Reimbursement Changes in Monitored Anesthesia Care in GI: How Would Endoscopy Centers Be Affected?
Under the new policy, MAC would only be covered if the patient met Highmark's criteria for medical necessity. The policy, set to go into effect June 30, was met with a swift response from the affected medical community. The Pennsylvania Ambulatory Surgery Association, Pennsylvania Society of Anesthesiology, Pennsylvania Society of Gastroenterology and Pennsylvania Medical Society, amongst other groups, gathered to discuss the issue with Highmark representatives.
Highmark has since suspended the policy's implementation, but the possibility it will be eventually enacted remains. In prior years, Aetna has proposed a similar measure and the local Pennsylvania area Medicare carrier is now considering a similar measure. How would GI-driven ambulatory surgery centers and gastroenterologists be affected if such a policy were to go forward?
The immediate result of this policy would be increased patient financial responsibility if electing to have care knowing they do not meet the Medical Necessity criteria, or worse preventing patients from accessing care because of the increased financial burden. If patients fall outside the payer's defined medical necessity terms, they are subject to the costs of monitored anesthesia care. "This kind of policy has the potential to drive patients to different, more costly, healthcare settings," says John Gleason, executive director of Digestive Disease Associates and Berks Digestive Center for Health in Wyomissing, Pa.
This policy would not only impact patient costs, but how the procedure is experienced. Propofol has been an industry standard for colonoscopy and endoscopy for decades. Patients are still able to opt for conscious sedation, but it does not provide the same level of sedation. "Propofol is quick-acting and has a shorter recovery period," says Robert A. Puglisi, CASC, vice president of operations with Physicians Endoscopy. "Other drugs have longer recovery periods and intraoperatively leave patients open to more discomfort."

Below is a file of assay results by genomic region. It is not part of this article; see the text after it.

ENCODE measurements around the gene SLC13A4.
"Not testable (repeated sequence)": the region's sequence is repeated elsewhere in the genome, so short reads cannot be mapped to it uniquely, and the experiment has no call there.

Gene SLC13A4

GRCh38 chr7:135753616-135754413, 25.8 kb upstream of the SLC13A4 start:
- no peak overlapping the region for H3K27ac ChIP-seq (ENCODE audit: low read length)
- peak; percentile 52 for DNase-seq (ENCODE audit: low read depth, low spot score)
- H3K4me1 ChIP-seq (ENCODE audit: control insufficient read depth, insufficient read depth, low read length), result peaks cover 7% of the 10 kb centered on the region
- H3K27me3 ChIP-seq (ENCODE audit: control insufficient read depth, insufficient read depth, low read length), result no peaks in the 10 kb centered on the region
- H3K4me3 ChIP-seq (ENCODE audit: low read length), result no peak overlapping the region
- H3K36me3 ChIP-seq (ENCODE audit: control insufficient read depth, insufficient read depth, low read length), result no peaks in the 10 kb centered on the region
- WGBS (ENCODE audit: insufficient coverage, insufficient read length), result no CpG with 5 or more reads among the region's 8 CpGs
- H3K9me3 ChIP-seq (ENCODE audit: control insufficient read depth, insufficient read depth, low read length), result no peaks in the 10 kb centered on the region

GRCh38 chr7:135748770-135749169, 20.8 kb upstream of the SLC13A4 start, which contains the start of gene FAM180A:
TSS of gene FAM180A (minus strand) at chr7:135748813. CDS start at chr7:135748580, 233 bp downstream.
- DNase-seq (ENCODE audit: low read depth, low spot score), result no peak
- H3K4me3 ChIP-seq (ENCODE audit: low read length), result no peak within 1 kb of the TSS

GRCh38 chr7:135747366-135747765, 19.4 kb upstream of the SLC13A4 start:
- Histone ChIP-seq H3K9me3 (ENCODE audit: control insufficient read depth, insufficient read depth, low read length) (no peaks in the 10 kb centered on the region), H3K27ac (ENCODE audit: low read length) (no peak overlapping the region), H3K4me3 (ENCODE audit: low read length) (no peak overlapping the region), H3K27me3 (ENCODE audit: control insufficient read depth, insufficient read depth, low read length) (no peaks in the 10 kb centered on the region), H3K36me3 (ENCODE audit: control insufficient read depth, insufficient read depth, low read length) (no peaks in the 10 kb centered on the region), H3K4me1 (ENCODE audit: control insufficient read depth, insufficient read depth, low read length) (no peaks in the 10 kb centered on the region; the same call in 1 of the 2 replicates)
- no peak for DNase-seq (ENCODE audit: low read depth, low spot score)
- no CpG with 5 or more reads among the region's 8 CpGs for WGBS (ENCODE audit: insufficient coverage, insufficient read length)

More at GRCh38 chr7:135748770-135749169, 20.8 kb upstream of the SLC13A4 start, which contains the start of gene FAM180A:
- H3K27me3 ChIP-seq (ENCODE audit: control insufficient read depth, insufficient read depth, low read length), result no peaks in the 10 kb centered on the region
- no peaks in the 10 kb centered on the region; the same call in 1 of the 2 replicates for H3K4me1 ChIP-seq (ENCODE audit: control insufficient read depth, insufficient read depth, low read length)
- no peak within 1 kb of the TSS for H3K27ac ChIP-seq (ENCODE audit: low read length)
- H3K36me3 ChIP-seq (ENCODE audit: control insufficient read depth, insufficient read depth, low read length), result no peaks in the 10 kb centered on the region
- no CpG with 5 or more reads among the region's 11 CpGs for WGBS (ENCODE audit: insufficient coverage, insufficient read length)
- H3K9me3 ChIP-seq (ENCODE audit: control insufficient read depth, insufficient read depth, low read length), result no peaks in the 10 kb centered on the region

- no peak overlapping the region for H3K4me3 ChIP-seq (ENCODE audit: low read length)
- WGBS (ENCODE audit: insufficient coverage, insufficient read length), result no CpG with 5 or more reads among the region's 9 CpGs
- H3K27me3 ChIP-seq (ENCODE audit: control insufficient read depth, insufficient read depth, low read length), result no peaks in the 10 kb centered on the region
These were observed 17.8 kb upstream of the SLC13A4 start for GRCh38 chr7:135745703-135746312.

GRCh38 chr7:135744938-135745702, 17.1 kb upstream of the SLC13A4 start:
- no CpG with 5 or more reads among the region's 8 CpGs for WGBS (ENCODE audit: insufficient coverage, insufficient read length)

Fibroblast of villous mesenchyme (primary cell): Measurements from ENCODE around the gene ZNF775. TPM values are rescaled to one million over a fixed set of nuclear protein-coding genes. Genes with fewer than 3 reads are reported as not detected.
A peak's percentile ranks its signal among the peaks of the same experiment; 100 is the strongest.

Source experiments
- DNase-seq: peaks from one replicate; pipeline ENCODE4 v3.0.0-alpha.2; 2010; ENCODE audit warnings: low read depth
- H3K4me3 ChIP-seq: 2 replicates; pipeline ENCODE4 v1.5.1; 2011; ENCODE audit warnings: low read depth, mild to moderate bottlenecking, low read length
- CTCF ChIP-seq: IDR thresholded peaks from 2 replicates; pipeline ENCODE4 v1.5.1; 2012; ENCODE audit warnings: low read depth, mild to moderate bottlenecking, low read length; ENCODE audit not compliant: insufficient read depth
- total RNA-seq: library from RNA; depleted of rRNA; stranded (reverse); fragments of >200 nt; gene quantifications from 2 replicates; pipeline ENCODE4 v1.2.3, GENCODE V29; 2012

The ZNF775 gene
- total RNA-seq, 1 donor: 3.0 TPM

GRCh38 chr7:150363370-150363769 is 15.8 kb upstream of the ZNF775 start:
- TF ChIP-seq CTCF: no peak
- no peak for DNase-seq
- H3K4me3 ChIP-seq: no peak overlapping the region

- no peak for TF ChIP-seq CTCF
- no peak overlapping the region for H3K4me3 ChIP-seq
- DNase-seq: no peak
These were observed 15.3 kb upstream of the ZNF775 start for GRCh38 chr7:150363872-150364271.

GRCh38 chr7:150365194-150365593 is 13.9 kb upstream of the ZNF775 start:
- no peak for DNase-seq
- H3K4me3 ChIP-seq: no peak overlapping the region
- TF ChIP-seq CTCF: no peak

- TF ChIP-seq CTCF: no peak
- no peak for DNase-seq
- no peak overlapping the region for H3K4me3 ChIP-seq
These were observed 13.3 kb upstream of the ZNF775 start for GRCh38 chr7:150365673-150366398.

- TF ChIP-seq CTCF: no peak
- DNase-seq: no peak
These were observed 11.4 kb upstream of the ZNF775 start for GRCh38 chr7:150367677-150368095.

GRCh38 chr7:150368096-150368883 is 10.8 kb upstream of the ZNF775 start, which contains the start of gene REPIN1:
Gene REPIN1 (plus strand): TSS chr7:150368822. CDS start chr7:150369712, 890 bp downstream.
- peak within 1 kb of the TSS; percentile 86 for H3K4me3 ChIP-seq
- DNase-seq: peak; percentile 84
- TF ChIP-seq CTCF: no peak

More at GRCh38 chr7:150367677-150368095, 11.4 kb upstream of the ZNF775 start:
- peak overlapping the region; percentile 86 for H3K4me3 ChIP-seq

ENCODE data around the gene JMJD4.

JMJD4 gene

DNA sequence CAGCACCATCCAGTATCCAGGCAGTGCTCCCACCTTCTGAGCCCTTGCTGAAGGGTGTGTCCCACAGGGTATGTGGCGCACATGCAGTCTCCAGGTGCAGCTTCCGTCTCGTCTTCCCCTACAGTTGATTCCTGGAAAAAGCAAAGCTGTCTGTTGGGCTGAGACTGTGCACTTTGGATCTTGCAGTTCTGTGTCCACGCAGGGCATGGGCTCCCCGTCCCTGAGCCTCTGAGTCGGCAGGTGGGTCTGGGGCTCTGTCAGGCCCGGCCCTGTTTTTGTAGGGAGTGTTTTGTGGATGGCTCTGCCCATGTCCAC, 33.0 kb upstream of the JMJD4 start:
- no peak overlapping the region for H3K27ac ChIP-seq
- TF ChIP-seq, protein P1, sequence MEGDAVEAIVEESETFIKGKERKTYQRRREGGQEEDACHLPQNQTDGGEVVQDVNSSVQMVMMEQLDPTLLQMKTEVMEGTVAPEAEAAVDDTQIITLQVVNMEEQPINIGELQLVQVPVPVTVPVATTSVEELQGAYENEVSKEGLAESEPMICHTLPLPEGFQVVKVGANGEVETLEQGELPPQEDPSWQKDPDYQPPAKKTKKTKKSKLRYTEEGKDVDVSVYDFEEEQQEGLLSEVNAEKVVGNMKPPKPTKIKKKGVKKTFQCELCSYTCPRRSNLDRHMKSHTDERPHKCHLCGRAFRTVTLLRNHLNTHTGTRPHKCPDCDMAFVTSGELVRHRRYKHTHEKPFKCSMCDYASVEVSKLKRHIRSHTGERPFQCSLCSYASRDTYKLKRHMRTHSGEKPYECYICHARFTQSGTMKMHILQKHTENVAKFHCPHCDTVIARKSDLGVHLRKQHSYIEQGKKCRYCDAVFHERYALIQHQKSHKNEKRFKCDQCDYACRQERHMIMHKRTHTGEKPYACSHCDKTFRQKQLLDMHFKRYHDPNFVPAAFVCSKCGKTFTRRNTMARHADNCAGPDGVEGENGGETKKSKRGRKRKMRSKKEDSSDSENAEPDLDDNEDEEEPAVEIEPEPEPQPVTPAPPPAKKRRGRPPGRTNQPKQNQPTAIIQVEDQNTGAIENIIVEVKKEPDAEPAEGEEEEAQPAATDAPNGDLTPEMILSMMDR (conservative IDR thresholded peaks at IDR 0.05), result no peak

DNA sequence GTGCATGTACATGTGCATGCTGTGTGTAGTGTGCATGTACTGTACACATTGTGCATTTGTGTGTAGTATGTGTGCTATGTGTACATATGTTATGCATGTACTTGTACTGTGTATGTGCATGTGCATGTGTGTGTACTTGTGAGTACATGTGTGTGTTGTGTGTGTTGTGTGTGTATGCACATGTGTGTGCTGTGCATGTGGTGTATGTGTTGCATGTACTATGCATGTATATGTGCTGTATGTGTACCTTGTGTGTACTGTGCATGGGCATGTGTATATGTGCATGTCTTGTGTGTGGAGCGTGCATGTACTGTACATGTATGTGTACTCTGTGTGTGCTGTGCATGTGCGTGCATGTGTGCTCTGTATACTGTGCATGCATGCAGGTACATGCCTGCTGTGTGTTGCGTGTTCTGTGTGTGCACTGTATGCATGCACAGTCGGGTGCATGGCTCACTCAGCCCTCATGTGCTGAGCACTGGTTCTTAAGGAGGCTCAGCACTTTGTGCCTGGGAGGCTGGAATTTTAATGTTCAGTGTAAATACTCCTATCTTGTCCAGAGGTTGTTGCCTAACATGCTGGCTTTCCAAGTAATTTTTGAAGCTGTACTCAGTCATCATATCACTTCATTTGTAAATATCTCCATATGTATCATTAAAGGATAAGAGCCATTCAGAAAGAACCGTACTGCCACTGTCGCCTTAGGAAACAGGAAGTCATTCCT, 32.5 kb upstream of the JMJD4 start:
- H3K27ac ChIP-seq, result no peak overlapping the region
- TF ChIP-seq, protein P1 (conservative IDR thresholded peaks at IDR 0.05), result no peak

“Patient comfort is extremely important,” says Stanford R. Plavin, MD, president of Ambulatory Anesthesia of Atlanta and board vice chairperson of Preventing Colorectal Cancer. “Barriers to screening include fear and being comfortably sedated/asleep.” Comfort can also have a substantial affect on a procedure's outcome, as well as the patient's perception of care.
This type of policy presents a dilemma for gastroenterologists and providers. "This is a dual standard of care," says Dr. Plavin. "One patient is treated differently from others because of these parameters put forth. I think this is a clinical decision that should be made on the peer-to-peer level, not by someone that doesn't have that level of knowledge."
Faced with the choice of shouldering considerable costs or the possibility of being aware during what many consider an embarrassing, invasive procedure, patients may simply opt out. "This policy has raised concerns. How will it affect colorectal cancer screening?" says Mr. Gleason. Colonoscopy, though coming under fire as a costly and unnecessary procedure, has been thoroughly demonstrated as a key tool in colorectal cancer screening and prevention.
Highmark has halted the policy's implementation for now, but this situation is one in a series of similar payer efforts. If such a policy was enacted would it set a precedent that would spread from one market to many?
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